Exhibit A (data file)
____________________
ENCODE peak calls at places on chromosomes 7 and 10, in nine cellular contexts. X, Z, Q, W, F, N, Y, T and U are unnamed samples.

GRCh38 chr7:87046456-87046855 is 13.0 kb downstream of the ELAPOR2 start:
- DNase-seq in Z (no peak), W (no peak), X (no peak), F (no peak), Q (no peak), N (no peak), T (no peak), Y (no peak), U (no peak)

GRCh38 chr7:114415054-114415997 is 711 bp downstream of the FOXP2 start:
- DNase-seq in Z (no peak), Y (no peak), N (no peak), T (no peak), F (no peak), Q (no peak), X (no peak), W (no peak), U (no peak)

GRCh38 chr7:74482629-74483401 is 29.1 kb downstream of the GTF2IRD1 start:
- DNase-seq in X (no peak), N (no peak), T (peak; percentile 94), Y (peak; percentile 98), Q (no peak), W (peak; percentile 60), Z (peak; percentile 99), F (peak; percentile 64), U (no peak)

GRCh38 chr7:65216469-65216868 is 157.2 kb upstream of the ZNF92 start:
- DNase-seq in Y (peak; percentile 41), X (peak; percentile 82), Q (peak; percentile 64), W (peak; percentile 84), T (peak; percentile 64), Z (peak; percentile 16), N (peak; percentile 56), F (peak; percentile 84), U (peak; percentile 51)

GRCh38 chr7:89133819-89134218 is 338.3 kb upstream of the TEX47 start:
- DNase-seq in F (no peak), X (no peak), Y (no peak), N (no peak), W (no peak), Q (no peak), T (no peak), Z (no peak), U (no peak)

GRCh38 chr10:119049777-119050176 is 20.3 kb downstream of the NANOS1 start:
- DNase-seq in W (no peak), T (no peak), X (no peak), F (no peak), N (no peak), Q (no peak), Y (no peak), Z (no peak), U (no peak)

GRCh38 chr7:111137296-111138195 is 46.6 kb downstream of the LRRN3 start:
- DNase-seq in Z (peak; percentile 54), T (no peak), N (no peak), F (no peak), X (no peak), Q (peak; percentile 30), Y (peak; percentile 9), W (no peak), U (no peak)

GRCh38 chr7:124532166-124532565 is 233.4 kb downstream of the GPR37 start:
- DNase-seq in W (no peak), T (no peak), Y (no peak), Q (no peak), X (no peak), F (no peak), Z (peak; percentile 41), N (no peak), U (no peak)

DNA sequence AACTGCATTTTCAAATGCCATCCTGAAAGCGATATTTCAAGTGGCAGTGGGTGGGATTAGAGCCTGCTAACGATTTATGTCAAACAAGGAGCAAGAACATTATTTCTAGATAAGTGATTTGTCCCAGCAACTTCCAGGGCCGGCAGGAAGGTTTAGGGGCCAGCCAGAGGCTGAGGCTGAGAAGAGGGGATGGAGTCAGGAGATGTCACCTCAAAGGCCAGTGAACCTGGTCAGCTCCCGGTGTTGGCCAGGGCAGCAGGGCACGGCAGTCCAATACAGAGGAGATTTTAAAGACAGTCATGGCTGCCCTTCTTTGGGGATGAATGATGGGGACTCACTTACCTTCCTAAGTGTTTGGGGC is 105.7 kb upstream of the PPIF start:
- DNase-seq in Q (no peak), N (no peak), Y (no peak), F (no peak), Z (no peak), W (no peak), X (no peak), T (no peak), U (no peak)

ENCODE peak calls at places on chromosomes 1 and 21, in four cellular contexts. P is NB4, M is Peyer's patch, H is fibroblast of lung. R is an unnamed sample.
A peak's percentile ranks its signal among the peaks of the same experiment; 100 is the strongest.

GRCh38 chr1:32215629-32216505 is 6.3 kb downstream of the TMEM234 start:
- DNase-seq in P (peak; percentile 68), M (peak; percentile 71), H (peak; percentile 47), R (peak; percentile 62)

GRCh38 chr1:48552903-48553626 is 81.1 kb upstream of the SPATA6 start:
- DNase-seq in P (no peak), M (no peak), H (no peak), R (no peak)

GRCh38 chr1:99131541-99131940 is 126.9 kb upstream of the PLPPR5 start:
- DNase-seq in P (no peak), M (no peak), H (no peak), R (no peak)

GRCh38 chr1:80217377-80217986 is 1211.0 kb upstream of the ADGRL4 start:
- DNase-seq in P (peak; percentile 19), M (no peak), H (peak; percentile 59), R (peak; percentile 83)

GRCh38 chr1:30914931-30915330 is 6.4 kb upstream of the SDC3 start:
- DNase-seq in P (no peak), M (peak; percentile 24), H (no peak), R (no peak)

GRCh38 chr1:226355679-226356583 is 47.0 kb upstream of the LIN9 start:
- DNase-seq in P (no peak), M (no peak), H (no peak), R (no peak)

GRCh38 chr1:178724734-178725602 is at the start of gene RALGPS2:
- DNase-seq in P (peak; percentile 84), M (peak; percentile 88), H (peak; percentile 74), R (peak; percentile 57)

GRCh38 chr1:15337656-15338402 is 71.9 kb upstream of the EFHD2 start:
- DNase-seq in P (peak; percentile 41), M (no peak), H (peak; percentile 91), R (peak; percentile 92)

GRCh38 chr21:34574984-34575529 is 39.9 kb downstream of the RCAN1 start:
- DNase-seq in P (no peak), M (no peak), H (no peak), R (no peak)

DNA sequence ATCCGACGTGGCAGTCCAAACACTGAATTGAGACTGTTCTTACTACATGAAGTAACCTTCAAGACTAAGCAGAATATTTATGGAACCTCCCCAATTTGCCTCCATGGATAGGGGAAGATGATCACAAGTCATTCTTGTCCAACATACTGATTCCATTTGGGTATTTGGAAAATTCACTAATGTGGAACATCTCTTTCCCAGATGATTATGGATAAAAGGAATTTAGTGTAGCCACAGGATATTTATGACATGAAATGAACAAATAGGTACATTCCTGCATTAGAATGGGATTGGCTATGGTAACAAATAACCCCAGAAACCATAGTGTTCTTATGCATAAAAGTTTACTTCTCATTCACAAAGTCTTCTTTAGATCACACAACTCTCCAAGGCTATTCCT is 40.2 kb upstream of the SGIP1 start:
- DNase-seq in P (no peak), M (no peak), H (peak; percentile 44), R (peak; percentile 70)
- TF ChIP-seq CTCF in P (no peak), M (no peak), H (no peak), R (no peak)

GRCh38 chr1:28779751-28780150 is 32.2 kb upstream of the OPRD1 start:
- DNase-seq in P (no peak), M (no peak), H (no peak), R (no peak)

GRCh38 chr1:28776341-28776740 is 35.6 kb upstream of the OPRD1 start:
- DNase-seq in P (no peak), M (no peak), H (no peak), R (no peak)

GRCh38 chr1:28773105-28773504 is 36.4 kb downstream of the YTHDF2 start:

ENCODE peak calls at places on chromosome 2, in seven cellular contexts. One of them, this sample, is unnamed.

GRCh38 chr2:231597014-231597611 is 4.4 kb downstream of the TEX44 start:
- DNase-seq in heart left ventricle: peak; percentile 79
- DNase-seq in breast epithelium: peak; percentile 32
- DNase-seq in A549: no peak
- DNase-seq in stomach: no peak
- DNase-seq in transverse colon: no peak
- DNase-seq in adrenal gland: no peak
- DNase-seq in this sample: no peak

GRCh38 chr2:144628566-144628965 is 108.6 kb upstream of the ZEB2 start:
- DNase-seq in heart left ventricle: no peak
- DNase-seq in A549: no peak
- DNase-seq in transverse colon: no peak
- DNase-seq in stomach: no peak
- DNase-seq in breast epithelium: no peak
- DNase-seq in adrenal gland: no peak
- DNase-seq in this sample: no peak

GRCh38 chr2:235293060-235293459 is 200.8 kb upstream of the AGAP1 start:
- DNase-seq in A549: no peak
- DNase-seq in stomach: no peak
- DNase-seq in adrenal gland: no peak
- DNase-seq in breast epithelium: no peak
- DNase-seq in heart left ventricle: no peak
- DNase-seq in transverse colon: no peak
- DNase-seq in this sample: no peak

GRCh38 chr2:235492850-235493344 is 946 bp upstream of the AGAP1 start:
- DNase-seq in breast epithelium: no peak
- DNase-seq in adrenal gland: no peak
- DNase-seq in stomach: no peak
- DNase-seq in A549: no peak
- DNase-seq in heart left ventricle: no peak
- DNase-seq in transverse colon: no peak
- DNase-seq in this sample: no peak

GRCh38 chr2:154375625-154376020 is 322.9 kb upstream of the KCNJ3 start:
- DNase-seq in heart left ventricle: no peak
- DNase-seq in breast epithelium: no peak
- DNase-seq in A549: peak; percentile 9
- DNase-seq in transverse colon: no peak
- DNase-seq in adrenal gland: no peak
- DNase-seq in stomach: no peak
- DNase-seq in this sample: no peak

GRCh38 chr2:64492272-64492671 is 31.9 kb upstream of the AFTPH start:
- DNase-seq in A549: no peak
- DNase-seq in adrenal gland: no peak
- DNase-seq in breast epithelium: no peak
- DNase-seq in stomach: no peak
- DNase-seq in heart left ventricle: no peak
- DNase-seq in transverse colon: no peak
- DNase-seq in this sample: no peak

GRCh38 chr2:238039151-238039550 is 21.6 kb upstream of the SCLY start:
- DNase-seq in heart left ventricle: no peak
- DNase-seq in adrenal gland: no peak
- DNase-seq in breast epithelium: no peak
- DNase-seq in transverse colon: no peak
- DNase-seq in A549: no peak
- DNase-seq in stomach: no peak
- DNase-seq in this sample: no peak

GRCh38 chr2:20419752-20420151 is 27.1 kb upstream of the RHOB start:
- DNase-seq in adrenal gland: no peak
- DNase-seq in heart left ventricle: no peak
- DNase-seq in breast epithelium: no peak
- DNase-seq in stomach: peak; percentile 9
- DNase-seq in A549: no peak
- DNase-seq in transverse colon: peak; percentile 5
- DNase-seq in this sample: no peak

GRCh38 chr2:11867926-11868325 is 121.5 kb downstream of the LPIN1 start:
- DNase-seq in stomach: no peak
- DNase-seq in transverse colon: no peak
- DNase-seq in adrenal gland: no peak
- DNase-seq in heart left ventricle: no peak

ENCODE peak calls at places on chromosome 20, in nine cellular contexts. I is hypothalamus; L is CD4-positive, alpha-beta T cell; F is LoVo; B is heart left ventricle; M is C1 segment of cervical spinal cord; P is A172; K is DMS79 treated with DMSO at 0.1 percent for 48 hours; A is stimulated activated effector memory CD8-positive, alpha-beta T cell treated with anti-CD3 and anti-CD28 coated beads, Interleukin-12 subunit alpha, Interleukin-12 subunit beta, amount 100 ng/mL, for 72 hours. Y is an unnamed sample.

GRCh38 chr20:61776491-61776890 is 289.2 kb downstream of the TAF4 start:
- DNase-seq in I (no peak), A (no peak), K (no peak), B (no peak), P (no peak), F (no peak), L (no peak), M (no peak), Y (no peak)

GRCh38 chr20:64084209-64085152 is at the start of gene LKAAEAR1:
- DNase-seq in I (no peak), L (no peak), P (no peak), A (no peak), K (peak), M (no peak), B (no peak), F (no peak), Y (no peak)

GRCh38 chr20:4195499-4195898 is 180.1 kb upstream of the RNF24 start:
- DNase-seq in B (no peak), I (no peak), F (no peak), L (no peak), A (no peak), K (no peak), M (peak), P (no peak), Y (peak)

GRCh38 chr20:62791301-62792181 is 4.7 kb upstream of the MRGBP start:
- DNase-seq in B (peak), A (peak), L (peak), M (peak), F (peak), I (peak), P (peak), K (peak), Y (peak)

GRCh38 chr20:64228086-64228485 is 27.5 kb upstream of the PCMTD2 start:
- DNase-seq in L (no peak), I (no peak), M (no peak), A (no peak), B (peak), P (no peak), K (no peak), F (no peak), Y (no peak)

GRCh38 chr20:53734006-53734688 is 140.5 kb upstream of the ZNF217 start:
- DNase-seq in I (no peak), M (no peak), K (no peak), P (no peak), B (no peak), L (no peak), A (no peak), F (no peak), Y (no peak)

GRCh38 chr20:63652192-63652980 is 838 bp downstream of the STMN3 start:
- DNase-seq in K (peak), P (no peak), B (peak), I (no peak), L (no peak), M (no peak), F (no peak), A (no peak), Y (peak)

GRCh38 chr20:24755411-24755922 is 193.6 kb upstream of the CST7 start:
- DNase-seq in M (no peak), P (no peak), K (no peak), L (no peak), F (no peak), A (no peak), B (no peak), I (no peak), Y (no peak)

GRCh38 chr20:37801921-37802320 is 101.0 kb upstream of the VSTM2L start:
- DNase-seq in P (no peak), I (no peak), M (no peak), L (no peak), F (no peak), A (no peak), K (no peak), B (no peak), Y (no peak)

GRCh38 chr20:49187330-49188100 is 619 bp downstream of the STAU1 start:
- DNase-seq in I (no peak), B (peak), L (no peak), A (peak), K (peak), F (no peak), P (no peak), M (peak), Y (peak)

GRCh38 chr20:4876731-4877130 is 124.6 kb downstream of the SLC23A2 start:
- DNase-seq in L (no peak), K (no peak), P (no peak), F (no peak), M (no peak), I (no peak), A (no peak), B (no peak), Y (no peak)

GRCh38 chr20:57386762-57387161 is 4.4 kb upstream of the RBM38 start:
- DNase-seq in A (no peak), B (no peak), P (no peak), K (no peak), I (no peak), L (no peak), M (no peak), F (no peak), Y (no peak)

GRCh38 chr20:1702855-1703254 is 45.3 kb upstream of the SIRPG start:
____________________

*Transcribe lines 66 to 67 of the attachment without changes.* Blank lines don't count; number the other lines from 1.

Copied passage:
- DNase-seq in A549: no peak
- DNase-seq in stomach: no peak